In Juno, Diablo Cody's screenplay debut directed by Jason Reitman, 16-year-old Juno MacGuff (Ellen Page) is unexpectedly thrust into adulthood — first by an unexpected pregnancy, then by her decision to give the baby up for adoption. Their follow-up film, Young Adult, dealt with a woman in her 30s desperately clinging to her past, and terrified of what it means to really grow up and have children. The last instalment in what has unintentionally turned into a trilogy about motherhood is Tully, Cody and Reitman's third collaboration, about a mother of three in her 40s struggling to retain her own sense of identity in the throes of postpartum depression. The three characters are very different — but if you squint, they start to blur together, each a facet of the female experience (and not just because Charlize Theron stars in two of them), and universal in their specificity.
Tully approaches motherhood from the perspective of Marlo (Charlize Theron), whose pregnancy age 40 wasn't exactly planned, and wreaks havoc on the delicate balancing act she's perfected between her job as an HR rep, her marriage to Drew (Ron Livingston), and parenting their two other children. It doesn't help that they already have their hands full, kid-wise: 8-year-old Sarah (Lia Frankland) is at the age where she's starting to self-doubt, and 5-year-old Jonah (Asher Miles Fallica), labeled as "quirky" for an unnamed developmental disorder, is about to get kicked out of elementary school.
Amidst all this, Marlo's wealthy brother Craig (a superbly yuppy Mark Duplass) offers to gift her a night nurse for the first couple of months after the birth, to help ease the burden. At first, Marlo resists, giving a spiel about not trusting a stranger with her children. But after a seemingly endless montage of late-night diaper changes, feedings, breast-pumping and alarming sleep-deprivation, she finally gives in. Her saviour comes in the shape of 26-year-old Tully (Mackenzie Davis), a hipster Mary Poppins in a crop top with a magic touch for babies, and seemingly boundless energy to help bolster their mothers.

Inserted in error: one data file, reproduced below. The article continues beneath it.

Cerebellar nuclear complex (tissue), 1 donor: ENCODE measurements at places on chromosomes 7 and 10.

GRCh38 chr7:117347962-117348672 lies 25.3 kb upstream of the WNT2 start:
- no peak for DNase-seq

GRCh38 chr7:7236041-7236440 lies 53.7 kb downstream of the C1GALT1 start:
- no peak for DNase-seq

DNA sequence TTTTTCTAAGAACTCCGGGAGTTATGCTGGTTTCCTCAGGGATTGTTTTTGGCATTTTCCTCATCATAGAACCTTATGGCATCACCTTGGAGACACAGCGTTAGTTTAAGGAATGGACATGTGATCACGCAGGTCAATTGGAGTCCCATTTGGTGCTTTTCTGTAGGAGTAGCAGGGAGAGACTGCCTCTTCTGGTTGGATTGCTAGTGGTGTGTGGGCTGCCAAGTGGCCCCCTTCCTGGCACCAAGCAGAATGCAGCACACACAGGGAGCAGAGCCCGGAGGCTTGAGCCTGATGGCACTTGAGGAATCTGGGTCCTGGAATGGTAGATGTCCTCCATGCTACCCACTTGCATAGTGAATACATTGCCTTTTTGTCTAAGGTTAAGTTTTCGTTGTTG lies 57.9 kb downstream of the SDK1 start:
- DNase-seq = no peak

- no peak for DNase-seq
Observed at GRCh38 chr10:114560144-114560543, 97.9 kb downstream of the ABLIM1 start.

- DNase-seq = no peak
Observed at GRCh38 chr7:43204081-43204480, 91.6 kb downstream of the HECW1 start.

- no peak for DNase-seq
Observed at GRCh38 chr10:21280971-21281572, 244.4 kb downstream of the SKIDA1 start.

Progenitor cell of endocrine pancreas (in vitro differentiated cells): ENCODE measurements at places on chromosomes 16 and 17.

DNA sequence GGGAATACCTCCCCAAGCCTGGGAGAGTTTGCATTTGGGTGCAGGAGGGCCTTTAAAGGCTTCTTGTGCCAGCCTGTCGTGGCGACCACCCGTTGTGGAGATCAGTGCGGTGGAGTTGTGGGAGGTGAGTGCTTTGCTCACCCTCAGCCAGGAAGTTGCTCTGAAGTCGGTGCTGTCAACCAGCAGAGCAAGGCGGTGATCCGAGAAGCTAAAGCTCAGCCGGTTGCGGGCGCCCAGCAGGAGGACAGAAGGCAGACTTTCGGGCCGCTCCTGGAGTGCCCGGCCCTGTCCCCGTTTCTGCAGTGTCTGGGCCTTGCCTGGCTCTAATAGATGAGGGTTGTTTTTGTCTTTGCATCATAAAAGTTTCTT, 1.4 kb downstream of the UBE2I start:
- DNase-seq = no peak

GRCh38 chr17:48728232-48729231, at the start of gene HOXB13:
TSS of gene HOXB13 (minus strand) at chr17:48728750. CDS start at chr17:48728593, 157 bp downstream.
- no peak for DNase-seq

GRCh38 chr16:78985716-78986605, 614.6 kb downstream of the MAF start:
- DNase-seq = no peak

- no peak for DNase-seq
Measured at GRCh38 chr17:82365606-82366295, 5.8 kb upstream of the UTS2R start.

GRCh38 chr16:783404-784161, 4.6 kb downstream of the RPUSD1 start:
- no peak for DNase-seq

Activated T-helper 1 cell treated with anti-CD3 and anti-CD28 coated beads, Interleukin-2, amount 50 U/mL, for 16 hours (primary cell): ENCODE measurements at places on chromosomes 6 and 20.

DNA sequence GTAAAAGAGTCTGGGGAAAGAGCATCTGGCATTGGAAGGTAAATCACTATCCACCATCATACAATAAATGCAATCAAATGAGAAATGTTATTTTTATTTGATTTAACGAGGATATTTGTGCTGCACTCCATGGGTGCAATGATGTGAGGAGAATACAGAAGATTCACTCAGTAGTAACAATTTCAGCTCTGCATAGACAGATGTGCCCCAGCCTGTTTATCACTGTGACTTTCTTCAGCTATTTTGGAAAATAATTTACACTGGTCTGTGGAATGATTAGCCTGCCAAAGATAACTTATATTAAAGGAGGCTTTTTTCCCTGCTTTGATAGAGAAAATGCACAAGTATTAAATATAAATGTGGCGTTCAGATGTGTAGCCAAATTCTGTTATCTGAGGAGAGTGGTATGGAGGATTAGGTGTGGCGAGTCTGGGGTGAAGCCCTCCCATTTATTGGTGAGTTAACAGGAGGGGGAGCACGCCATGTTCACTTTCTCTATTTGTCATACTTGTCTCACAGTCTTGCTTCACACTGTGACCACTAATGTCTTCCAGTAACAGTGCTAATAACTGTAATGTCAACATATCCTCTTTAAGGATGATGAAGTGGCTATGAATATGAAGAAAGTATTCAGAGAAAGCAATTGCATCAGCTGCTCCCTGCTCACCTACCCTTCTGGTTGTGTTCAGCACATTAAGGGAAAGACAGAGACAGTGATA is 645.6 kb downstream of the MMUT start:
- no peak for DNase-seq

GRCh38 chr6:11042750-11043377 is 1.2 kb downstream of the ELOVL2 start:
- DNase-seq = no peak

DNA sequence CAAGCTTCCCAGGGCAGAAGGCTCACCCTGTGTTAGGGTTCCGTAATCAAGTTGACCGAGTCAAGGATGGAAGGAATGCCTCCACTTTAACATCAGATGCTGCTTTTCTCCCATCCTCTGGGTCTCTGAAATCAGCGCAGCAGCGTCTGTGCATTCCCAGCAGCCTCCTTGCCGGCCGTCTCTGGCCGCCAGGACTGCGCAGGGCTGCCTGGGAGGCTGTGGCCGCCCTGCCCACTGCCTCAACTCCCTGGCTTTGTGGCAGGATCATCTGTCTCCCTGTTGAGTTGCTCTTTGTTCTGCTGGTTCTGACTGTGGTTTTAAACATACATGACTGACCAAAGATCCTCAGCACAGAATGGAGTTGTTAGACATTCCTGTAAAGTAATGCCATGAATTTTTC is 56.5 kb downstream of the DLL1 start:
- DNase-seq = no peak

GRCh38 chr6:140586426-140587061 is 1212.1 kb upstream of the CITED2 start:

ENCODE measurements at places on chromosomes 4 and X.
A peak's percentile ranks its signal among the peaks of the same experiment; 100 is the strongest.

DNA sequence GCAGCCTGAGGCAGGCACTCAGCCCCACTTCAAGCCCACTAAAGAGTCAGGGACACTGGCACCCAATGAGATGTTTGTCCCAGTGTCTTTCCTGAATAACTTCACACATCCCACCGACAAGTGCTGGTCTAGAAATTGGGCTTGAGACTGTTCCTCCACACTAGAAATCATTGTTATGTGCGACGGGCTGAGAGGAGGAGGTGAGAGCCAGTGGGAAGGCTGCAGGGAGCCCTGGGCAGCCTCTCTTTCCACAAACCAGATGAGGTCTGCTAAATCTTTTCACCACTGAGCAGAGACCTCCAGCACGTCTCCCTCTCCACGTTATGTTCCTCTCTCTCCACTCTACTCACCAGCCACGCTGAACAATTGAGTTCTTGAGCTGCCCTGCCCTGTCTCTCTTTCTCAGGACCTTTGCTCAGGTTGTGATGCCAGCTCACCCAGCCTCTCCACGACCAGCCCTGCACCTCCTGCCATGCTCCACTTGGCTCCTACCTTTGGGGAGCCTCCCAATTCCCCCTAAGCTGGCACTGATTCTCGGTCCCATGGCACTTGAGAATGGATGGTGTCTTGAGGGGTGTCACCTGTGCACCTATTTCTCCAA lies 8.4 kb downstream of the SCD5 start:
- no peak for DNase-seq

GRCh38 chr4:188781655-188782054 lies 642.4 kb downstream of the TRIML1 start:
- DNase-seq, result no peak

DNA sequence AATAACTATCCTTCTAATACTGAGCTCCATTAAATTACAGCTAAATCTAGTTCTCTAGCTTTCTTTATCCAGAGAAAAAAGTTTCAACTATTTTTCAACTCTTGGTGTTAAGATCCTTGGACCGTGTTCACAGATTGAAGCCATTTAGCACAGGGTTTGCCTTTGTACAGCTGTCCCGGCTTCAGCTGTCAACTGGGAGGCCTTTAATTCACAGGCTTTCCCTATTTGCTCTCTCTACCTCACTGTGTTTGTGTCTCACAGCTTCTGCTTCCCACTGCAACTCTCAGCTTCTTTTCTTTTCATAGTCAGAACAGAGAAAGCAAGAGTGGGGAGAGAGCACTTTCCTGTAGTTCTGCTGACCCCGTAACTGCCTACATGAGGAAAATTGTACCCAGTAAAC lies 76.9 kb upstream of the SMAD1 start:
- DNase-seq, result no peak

Tully's arrival means Marlo can finally start to see herself as a person again, rather than a feeding tube for her child. She can also get some much needed rest, which makes her alert and available to her two other children during the day. And as the two bond during 2 a.m. reruns of Gigolos, Marlo gets to revisit her own past hopes and dreams, and reconnect with the person she was at Tully's age.
Tully's strength lies in Cody's signature harmony between acerbic, wry humour, and stark, naked emotion. And though there are some truly funny — often absurd — moments, this film lies on the darker side of the spectrum. During the first half, the audience is bearing witness to a woman descending into her own personal hell, desperate for some kind of help, and lonely to the point of madness. It's to the film's credit, however, that it never demonises Drew, despite his nightly withdrawals to their bedroom to bury himself in a video game. He, like many fathers, just has no idea what his wife is going through, and doesn't really think to ask.
The fact that Cody, herself a mother of three, drew into her own personal experience for this screenplay lends an extra layer of credibility to an often glossed-over aspect of motherhood that we almost never get to see onscreen. Theron gained nearly 50 pounds for the role, which isn't as remarkable as it's been made out to be in the coverage of the film, but is important in the way it conveys the feeling of a new mother battling her own body in order to get through her day. The micro-aggressions she faces on a daily basis that start with her pregnancy — "you know, there's still traces of caffeine in decaf," a stranger informs her when she orders at a coffee shop — and continue when her daughter Mia is born, compound an already difficult situation. Frankly, it's enough to make one question why anyone would ever want to go through this in the first place — and I have to admit, as someone who isn't a mother, I left the cinema feeling more than a little terrified.
It would be a crime to spoil the ending, but keep in mind that though the journey might seem bleak, the film closes on a hopeful note — just enough to keep me from writing off kids forever.
Tully hits cinemas on May 4.
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